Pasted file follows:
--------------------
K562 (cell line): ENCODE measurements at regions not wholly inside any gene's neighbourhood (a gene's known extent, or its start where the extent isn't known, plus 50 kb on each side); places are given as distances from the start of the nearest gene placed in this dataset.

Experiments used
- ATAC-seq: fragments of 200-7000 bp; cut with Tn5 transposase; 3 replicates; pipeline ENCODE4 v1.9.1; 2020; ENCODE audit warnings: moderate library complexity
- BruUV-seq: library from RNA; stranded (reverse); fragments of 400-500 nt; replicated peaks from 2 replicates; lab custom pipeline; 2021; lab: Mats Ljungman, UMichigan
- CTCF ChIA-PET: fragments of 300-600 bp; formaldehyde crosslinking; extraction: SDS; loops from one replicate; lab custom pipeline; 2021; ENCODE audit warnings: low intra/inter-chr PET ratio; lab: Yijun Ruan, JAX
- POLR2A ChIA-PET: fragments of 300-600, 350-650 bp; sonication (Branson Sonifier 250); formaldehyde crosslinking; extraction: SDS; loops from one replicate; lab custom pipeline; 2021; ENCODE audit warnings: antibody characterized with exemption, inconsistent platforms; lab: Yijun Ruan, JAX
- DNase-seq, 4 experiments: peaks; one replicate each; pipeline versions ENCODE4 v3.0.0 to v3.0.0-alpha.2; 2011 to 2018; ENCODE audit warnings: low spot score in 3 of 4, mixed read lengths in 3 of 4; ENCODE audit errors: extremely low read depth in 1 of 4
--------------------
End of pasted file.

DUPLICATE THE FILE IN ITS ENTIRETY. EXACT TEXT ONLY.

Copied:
K562 (cell line): ENCODE measurements at regions not wholly inside any gene's neighbourhood (a gene's known extent, or its start where the extent isn't known, plus 50 kb on each side); places are given as distances from the start of the nearest gene placed in this dataset.

Experiments used
- ATAC-seq: fragments of 200-7000 bp; cut with Tn5 transposase; 3 replicates; pipeline ENCODE4 v1.9.1; 2020; ENCODE audit warnings: moderate library complexity
- BruUV-seq: library from RNA; stranded (reverse); fragments of 400-500 nt; replicated peaks from 2 replicates; lab custom pipeline; 2021; lab: Mats Ljungman, UMichigan
- CTCF ChIA-PET: fragments of 300-600 bp; formaldehyde crosslinking; extraction: SDS; loops from one replicate; lab custom pipeline; 2021; ENCODE audit warnings: low intra/inter-chr PET ratio; lab: Yijun Ruan, JAX
- POLR2A ChIA-PET: fragments of 300-600, 350-650 bp; sonication (Branson Sonifier 250); formaldehyde crosslinking; extraction: SDS; loops from one replicate; lab custom pipeline; 2021; ENCODE audit warnings: antibody characterized with exemption, inconsistent platforms; lab: Yijun Ruan, JAX
- DNase-seq, 4 experiments: peaks; one replicate each; pipeline versions ENCODE4 v3.0.0 to v3.0.0-alpha.2; 2011 to 2018; ENCODE audit warnings: low spot score in 3 of 4, mixed read lengths in 3 of 4; ENCODE audit errors: extremely low read depth in 1 of 4